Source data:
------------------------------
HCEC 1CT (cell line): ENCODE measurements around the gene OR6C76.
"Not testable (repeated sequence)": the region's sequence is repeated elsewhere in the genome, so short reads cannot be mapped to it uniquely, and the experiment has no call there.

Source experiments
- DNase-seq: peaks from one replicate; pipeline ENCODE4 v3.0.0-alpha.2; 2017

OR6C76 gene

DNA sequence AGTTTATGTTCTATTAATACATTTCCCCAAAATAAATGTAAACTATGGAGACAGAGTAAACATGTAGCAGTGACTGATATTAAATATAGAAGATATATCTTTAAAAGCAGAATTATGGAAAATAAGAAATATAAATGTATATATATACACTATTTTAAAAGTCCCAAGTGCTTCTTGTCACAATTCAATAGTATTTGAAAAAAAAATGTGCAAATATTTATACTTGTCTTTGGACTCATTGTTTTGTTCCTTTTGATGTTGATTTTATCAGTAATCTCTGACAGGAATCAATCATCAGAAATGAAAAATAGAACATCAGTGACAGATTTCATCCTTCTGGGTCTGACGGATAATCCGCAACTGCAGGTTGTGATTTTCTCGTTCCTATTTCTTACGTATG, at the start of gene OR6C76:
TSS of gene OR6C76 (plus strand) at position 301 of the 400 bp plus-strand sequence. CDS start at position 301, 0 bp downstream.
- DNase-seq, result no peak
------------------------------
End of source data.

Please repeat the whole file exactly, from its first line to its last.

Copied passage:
HCEC 1CT (cell line): ENCODE measurements around the gene OR6C76.
"Not testable (repeated sequence)": the region's sequence is repeated elsewhere in the genome, so short reads cannot be mapped to it uniquely, and the experiment has no call there.

Source experiments
- DNase-seq: peaks from one replicate; pipeline ENCODE4 v3.0.0-alpha.2; 2017

OR6C76 gene

DNA sequence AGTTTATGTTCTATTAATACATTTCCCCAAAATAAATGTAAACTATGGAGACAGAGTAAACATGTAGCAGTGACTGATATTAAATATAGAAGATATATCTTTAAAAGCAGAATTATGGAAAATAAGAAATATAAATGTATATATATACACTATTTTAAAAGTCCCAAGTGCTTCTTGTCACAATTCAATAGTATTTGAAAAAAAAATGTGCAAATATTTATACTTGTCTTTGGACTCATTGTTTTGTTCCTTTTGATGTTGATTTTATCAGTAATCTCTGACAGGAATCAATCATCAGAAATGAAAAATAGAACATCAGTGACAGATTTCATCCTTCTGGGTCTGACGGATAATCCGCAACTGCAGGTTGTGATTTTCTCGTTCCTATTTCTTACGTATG, at the start of gene OR6C76:
TSS of gene OR6C76 (plus strand) at position 301 of the 400 bp plus-strand sequence. CDS start at position 301, 0 bp downstream.
- DNase-seq, result no peak